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Ocean Salinity

Ocean salinity measurements are important because surface salinity and temperature control the density and stability of the surface water. Thus, ocean mixing (of heat and gases) and water-mass formation processes are intimately related to variations of surface salinity. Ocean modelling and analysis of water mass mixing should be enabled by new knowledge of surface-density fields derived from surface salinity measurements. The importance of the ocean in the global hydrological cycle also cannot be overstated. Some ocean models show that sufficient surface freshening results in slowing down the meridional overturning circulation, thereby affecting the oceanic transport of heat.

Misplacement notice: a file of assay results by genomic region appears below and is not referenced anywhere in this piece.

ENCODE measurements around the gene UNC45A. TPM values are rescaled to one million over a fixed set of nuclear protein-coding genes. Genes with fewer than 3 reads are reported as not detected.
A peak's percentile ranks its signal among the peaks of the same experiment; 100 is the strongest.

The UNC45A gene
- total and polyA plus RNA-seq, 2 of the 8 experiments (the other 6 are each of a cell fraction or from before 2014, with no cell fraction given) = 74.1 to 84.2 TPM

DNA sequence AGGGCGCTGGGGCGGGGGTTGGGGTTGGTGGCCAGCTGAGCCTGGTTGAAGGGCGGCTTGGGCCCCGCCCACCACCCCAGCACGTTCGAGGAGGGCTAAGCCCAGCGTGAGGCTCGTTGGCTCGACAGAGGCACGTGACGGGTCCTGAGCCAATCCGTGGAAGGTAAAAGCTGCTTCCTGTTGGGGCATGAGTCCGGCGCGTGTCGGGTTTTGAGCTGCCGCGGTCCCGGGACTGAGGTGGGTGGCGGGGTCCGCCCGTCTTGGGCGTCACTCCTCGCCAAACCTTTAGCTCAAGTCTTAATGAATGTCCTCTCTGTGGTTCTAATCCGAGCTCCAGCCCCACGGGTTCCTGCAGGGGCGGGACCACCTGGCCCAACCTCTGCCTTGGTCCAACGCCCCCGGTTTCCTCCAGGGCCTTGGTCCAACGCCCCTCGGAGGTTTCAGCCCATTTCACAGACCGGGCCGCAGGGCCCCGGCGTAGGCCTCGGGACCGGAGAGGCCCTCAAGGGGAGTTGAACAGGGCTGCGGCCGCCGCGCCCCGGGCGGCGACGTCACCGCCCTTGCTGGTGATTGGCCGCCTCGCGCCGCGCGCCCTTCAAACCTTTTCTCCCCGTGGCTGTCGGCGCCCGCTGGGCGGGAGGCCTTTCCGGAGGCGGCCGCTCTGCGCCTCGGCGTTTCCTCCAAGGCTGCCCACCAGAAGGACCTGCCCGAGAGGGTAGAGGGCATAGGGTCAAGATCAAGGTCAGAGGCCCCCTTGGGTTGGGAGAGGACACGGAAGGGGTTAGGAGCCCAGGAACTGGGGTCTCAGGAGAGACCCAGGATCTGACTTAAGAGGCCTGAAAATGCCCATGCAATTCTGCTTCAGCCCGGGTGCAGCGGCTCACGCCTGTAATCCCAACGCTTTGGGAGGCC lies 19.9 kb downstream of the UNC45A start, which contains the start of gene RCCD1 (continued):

Detailed MeasurementDescription*InstrumentsTimeline
Ocean salinitySalinity of sea water in the surface layer (upper ~ 1 m if observed in MW). In the open ocean the correct term should be “halinity” in order to make reference to the most common anion, chlorine - Physical unit: [ psu ], Practical Salinity Unit, close to 1 ‰, or 1 g of salt / 1 litre of solution - Accuracy unit: [ psu ].1 instrument
* Description adapted from WMO.
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